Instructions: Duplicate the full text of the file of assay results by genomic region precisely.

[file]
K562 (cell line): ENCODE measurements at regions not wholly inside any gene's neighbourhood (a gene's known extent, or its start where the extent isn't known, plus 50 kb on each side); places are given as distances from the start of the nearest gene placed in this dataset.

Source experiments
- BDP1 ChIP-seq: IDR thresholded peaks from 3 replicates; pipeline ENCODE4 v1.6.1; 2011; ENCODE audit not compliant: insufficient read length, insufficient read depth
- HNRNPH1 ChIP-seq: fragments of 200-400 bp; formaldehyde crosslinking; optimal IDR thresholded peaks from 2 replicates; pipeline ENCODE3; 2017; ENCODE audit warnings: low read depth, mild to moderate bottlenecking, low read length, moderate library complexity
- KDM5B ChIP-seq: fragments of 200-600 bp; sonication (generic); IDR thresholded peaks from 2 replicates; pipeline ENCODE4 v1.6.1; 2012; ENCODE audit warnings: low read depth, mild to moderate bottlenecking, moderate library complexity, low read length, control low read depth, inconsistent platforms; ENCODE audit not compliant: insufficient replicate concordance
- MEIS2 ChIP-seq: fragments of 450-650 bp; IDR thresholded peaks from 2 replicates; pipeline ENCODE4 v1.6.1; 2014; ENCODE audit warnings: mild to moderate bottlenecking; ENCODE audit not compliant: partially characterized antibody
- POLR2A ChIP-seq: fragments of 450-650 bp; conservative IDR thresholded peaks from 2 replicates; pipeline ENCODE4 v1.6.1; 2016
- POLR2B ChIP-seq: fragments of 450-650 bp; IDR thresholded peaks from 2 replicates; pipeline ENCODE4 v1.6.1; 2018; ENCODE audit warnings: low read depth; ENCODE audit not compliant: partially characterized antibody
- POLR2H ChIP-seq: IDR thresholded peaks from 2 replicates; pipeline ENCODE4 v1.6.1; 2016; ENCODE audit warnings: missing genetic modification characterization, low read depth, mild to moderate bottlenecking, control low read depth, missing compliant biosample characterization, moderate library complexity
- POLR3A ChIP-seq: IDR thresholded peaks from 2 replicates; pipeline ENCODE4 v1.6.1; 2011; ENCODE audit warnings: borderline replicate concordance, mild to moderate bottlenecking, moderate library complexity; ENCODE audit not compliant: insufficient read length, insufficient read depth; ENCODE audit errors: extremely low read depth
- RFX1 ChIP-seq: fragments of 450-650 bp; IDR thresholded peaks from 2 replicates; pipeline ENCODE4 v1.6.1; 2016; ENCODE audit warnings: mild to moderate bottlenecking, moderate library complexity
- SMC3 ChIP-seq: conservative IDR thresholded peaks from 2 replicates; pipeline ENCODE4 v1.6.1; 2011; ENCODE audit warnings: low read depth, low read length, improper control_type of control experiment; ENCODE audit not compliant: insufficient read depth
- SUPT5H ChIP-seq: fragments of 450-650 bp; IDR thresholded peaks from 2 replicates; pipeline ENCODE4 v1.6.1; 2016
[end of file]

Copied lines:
K562 (cell line): ENCODE measurements at regions not wholly inside any gene's neighbourhood (a gene's known extent, or its start where the extent isn't known, plus 50 kb on each side); places are given as distances from the start of the nearest gene placed in this dataset.

Source experiments
- BDP1 ChIP-seq: IDR thresholded peaks from 3 replicates; pipeline ENCODE4 v1.6.1; 2011; ENCODE audit not compliant: insufficient read length, insufficient read depth
- HNRNPH1 ChIP-seq: fragments of 200-400 bp; formaldehyde crosslinking; optimal IDR thresholded peaks from 2 replicates; pipeline ENCODE3; 2017; ENCODE audit warnings: low read depth, mild to moderate bottlenecking, low read length, moderate library complexity
- KDM5B ChIP-seq: fragments of 200-600 bp; sonication (generic); IDR thresholded peaks from 2 replicates; pipeline ENCODE4 v1.6.1; 2012; ENCODE audit warnings: low read depth, mild to moderate bottlenecking, moderate library complexity, low read length, control low read depth, inconsistent platforms; ENCODE audit not compliant: insufficient replicate concordance
- MEIS2 ChIP-seq: fragments of 450-650 bp; IDR thresholded peaks from 2 replicates; pipeline ENCODE4 v1.6.1; 2014; ENCODE audit warnings: mild to moderate bottlenecking; ENCODE audit not compliant: partially characterized antibody
- POLR2A ChIP-seq: fragments of 450-650 bp; conservative IDR thresholded peaks from 2 replicates; pipeline ENCODE4 v1.6.1; 2016
- POLR2B ChIP-seq: fragments of 450-650 bp; IDR thresholded peaks from 2 replicates; pipeline ENCODE4 v1.6.1; 2018; ENCODE audit warnings: low read depth; ENCODE audit not compliant: partially characterized antibody
- POLR2H ChIP-seq: IDR thresholded peaks from 2 replicates; pipeline ENCODE4 v1.6.1; 2016; ENCODE audit warnings: missing genetic modification characterization, low read depth, mild to moderate bottlenecking, control low read depth, missing compliant biosample characterization, moderate library complexity
- POLR3A ChIP-seq: IDR thresholded peaks from 2 replicates; pipeline ENCODE4 v1.6.1; 2011; ENCODE audit warnings: borderline replicate concordance, mild to moderate bottlenecking, moderate library complexity; ENCODE audit not compliant: insufficient read length, insufficient read depth; ENCODE audit errors: extremely low read depth
- RFX1 ChIP-seq: fragments of 450-650 bp; IDR thresholded peaks from 2 replicates; pipeline ENCODE4 v1.6.1; 2016; ENCODE audit warnings: mild to moderate bottlenecking, moderate library complexity
- SMC3 ChIP-seq: conservative IDR thresholded peaks from 2 replicates; pipeline ENCODE4 v1.6.1; 2011; ENCODE audit warnings: low read depth, low read length, improper control_type of control experiment; ENCODE audit not compliant: insufficient read depth
- SUPT5H ChIP-seq: fragments of 450-650 bp; IDR thresholded peaks from 2 replicates; pipeline ENCODE4 v1.6.1; 2016